Hello, and welcome to my Trail of Dead blog tour! A big thank you to Michael and Linda for letting me commandeer their blog for the day to do this. Trail of Dead is available in stores and on Amazon NOW, and it is the sequel to my first novel, Dead Spots. Both books fall into the urban fantasy subgenre, and they both follow a young woman with an unusual ability: Scarlett Bernard is a null, a rare human who cancels out any and all magic in a given area around her. As you can imagine, Scarlett has a complicated relationship with the supernatural community.

If you’re interested in reading more about me and my work, please visit my website, You can also find links to the other blogs I’m putting out this week in honor of Trail of Dead’s release on Tuesday. There are going to be exclusive excerpts, book giveaways, and much more. Each blog will be different, except for these first two paragraphs, which you’ll see in all of them.

In honor of my host and his prodigious knowledge of weaponry, today I’d like to talk about writing action scenes. Despite coming from Northern Wisconsin, where they close school in honor of deer-hunting season, when I started writing I knew more or less nothing about weapons of any kind. (Unless you count…THE PEN.) So I had to develop a few strategies for how to make my action believable and easy to follow without first spending a decade or two training. With that in mind, here are Melissa’s Four Tips for Action Writing.

1. Make friends with someone smarter than you.

This is a no-brainer. My blog host for today, Michael Tinker Pearce, is exactly this person for me. Michael is an expert on swords, obviously, but he also crafts beautiful bladed weapons of all kinds and knows a thing or two about martial arts. When I had questions about how Scarlett might best defend herself, I went to Michael. The internet is useful for all kinds of research, but in some situations you just can’t beat the advice of an expert.

2. Get some Little People.

I am referring here to the Fisher Price Little People, which are a particular favorite of my four-year-old daughter. There are a million of them scattered throughout my house, and when I was working on the action climax of Dead Spots I somewhat accidentally discovered that Little People are a fantastic writing tool. I have this big scene that takes place on a patio with a long table, and there were eight or nine different characters who needed to be interacting with each other, both physically and through dialogue. The problem with any scene that has a lot of characters is that you have to make sure you’re using everyone, and keeping track of their movements.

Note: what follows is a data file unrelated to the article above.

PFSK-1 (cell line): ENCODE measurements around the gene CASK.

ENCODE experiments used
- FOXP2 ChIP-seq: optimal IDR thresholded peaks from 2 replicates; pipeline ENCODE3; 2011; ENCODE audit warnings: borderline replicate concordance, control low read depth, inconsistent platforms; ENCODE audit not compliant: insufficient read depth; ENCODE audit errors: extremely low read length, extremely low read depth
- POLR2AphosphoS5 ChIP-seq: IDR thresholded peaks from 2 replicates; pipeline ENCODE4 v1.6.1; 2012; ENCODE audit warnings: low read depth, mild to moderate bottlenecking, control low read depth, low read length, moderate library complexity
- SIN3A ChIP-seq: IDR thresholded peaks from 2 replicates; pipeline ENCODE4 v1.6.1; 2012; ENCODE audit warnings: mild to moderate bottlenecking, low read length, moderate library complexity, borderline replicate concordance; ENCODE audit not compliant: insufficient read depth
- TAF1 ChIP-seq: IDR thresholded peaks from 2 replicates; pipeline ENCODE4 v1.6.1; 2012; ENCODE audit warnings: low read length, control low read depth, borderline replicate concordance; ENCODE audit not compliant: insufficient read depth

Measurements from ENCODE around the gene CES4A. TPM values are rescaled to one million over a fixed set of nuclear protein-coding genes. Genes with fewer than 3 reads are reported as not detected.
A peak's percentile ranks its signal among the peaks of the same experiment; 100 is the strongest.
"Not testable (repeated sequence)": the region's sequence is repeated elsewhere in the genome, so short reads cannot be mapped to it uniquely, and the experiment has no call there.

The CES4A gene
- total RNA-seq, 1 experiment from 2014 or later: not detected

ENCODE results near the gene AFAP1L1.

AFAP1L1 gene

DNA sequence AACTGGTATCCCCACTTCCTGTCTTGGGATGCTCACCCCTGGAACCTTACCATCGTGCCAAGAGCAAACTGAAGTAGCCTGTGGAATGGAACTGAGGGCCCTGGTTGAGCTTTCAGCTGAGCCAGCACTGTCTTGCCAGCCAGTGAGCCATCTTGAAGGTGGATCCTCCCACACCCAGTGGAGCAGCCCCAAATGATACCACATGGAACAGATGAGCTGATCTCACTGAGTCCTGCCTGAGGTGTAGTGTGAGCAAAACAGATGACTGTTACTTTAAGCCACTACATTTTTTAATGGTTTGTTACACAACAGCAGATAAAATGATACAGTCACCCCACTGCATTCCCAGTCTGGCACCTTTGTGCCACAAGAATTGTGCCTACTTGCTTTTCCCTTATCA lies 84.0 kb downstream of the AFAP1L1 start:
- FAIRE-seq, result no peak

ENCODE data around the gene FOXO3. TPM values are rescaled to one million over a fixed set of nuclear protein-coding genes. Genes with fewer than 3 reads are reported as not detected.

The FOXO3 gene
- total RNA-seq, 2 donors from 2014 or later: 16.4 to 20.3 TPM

One day I’d been working on the scene, and an idea struck me: I grabbed a bunch of the Little People and spread them out around a cardboard box, which represented the table. Then I more or less just played with the toys until I figured out how to block out my fight scenes. It sounds silly, and I felt silly, but it worked better than anything I tried before or since. Now whenever I write action scenes I first steal a bunch of these toys from my daughter. As a fun bonus, you get to have a good time assigning your character identities to the Little People. Casting the Animal Noises Farm farmer as a vampire = comedy gold.

3. Work out the logic.

This sounds obvious, but it’s surprisingly easy to overlook when writing action. Action happens fast, and it’s easy to write it the same way. When you know what you want your characters to do, you can get caught up in the moment and just churn out the words. It’s important to stop frequently, however, so you can be sure everything makes sense. For example, it’s easy to write that a character is shooting a weapon over and over, but at some point you have to make you’re counting the number of arrows or bullets that are flying, because it’s unlikely that the gun, quiver, etc, has an unlimited number of ammunition available. If the character is using a Taser, you have to make sure it’s been charged, and remember that Tasers can only work so many times before they run out of juice, too.

4. Do your research, but keep some perspective.

Trail of Dead has a scene at a shooting range, where my detective character Jesse teaches my protagonist how to shoot a gun. When I was first plotting the book I did a lot of research into police-issue weapons, and started working on this whole monologue where Jesse explains the brand, bullet size, etc. Then I realized that a) the monologue was slowing down the scene, and b) it wasn’t really necessary to my story. My main character, Scarlett, isn’t a big fan of guns, and so it didn’t make sense for her to spend a lot of time talking or listening to someone else talk about them. Moreover, in this case readers (hopefully) don’t need a lot of detailed information on the gun.

Thanks for joining me on the Trail of Dead blog tour, and a very grateful thank-you to Michael Tinker Pearce and all my hosts. Remember, Trail of Dead is available now at or in selected bookstores.